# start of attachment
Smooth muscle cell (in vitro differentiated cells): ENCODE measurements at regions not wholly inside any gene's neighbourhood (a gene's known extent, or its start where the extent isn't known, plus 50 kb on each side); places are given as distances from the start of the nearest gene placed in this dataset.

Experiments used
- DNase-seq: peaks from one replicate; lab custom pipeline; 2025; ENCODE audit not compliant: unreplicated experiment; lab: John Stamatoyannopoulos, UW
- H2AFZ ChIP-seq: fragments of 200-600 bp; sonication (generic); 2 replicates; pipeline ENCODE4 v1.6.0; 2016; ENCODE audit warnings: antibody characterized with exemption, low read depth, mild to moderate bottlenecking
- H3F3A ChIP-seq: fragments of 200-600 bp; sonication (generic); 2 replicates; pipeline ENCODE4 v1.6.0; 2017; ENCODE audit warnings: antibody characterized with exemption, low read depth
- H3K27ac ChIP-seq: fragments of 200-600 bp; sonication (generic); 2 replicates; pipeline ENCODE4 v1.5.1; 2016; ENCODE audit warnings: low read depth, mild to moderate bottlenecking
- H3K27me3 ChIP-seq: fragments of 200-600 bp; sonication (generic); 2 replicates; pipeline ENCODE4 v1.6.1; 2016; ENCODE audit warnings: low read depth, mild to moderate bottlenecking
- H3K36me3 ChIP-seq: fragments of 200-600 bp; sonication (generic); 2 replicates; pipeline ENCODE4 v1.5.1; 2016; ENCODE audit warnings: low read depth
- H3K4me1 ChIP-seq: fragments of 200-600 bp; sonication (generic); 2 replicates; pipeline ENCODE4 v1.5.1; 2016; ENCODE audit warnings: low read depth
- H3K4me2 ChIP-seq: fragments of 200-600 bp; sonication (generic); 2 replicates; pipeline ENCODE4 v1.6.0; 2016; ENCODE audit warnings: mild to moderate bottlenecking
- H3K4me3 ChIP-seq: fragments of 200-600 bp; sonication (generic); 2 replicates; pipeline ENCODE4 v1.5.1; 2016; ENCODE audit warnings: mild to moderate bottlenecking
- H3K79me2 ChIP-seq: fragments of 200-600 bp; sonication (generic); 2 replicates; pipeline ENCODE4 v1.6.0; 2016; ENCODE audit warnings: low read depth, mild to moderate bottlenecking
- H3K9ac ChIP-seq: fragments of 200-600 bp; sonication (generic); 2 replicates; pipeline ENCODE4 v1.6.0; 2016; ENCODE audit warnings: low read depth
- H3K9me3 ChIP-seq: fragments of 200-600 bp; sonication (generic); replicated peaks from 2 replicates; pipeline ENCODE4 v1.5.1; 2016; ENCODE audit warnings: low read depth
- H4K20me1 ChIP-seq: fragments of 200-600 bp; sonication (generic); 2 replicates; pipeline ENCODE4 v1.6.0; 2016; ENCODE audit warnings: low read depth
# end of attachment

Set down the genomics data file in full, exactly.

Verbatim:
Smooth muscle cell (in vitro differentiated cells): ENCODE measurements at regions not wholly inside any gene's neighbourhood (a gene's known extent, or its start where the extent isn't known, plus 50 kb on each side); places are given as distances from the start of the nearest gene placed in this dataset.

Experiments used
- DNase-seq: peaks from one replicate; lab custom pipeline; 2025; ENCODE audit not compliant: unreplicated experiment; lab: John Stamatoyannopoulos, UW
- H2AFZ ChIP-seq: fragments of 200-600 bp; sonication (generic); 2 replicates; pipeline ENCODE4 v1.6.0; 2016; ENCODE audit warnings: antibody characterized with exemption, low read depth, mild to moderate bottlenecking
- H3F3A ChIP-seq: fragments of 200-600 bp; sonication (generic); 2 replicates; pipeline ENCODE4 v1.6.0; 2017; ENCODE audit warnings: antibody characterized with exemption, low read depth
- H3K27ac ChIP-seq: fragments of 200-600 bp; sonication (generic); 2 replicates; pipeline ENCODE4 v1.5.1; 2016; ENCODE audit warnings: low read depth, mild to moderate bottlenecking
- H3K27me3 ChIP-seq: fragments of 200-600 bp; sonication (generic); 2 replicates; pipeline ENCODE4 v1.6.1; 2016; ENCODE audit warnings: low read depth, mild to moderate bottlenecking
- H3K36me3 ChIP-seq: fragments of 200-600 bp; sonication (generic); 2 replicates; pipeline ENCODE4 v1.5.1; 2016; ENCODE audit warnings: low read depth
- H3K4me1 ChIP-seq: fragments of 200-600 bp; sonication (generic); 2 replicates; pipeline ENCODE4 v1.5.1; 2016; ENCODE audit warnings: low read depth
- H3K4me2 ChIP-seq: fragments of 200-600 bp; sonication (generic); 2 replicates; pipeline ENCODE4 v1.6.0; 2016; ENCODE audit warnings: mild to moderate bottlenecking
- H3K4me3 ChIP-seq: fragments of 200-600 bp; sonication (generic); 2 replicates; pipeline ENCODE4 v1.5.1; 2016; ENCODE audit warnings: mild to moderate bottlenecking
- H3K79me2 ChIP-seq: fragments of 200-600 bp; sonication (generic); 2 replicates; pipeline ENCODE4 v1.6.0; 2016; ENCODE audit warnings: low read depth, mild to moderate bottlenecking
- H3K9ac ChIP-seq: fragments of 200-600 bp; sonication (generic); 2 replicates; pipeline ENCODE4 v1.6.0; 2016; ENCODE audit warnings: low read depth
- H3K9me3 ChIP-seq: fragments of 200-600 bp; sonication (generic); replicated peaks from 2 replicates; pipeline ENCODE4 v1.5.1; 2016; ENCODE audit warnings: low read depth
- H4K20me1 ChIP-seq: fragments of 200-600 bp; sonication (generic); 2 replicates; pipeline ENCODE4 v1.6.0; 2016; ENCODE audit warnings: low read depth